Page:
The notion of a transfer of San Juan-Chama Project water over on the Chama to Sipapu ski area would seem to defy geography and physics. But in the sometimes zany world of New Mexico water rights management, might it make sense on paper? Writing at La Jicarita, Kay Matthews explains the strangeness:
How, you may ask, can San Juan/Chama water, which comes from tributaries of the Colorado River through the Azotea Tunnel into Heron Reservoir and then into the Rio Chama, be transferred to the Rio Pueblo in a different watershed? It’s a simple enough question and the applicants seem to think the answer is just as simple: the 100 afy consumption at Sipapu will be offset by the release of San Juan/Chama water from the reservoir because both the Rio Chama and the Rio Pueblo are tributaries to the Rio Grande, ergo instead of 100 afy flowing into the Rio Grande from the Rio Pueblo it will flow from Heron Dam and the Chama River into the Rio Grande. Whether this is kosher—a depletion in one watershed with offsets in another—will depend upon the assessment of the OSE based on state water law.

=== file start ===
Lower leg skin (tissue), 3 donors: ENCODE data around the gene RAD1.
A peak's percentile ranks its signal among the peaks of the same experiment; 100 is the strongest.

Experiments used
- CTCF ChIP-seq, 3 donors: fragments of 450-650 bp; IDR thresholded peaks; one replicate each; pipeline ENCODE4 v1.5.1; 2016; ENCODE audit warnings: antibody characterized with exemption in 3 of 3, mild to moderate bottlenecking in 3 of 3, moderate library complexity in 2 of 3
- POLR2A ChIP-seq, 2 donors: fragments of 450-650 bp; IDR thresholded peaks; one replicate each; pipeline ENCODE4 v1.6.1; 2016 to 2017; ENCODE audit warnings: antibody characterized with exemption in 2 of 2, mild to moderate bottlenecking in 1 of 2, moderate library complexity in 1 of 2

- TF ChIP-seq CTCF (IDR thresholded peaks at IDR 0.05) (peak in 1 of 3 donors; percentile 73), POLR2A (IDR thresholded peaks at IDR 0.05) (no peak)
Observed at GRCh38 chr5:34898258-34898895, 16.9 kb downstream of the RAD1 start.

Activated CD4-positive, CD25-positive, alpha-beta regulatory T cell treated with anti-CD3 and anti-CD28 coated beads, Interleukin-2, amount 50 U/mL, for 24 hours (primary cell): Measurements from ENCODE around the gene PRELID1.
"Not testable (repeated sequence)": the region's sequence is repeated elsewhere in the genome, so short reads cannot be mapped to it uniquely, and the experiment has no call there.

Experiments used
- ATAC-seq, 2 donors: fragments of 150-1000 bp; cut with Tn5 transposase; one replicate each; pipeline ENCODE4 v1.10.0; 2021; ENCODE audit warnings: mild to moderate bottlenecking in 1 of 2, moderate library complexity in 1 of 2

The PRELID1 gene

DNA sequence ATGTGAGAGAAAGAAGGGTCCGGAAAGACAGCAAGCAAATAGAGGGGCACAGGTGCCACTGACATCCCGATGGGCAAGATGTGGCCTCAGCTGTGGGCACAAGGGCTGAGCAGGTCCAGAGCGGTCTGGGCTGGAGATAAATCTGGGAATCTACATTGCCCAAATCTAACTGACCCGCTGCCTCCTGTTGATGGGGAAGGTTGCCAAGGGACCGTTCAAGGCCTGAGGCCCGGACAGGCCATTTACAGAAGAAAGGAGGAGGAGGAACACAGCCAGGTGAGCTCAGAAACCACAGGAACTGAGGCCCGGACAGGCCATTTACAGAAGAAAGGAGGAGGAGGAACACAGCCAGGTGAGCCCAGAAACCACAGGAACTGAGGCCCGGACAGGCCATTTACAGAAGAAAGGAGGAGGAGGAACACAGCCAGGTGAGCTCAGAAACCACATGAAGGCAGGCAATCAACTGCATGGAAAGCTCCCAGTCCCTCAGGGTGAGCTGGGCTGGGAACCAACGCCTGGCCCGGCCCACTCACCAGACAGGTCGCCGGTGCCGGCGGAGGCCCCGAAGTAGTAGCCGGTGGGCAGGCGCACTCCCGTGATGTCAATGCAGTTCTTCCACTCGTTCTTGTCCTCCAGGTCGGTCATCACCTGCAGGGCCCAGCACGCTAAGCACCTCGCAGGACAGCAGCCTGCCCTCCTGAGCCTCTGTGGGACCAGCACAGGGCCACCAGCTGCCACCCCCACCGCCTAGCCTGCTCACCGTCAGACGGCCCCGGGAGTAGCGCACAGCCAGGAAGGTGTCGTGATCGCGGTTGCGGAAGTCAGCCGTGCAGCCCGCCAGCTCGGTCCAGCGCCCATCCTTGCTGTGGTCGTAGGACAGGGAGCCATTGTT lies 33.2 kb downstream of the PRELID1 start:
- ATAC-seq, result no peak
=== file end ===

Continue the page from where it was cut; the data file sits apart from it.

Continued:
Mattews’ piece is worth a click for a detailed look at how New Mexico’s water rights machinery grinds on.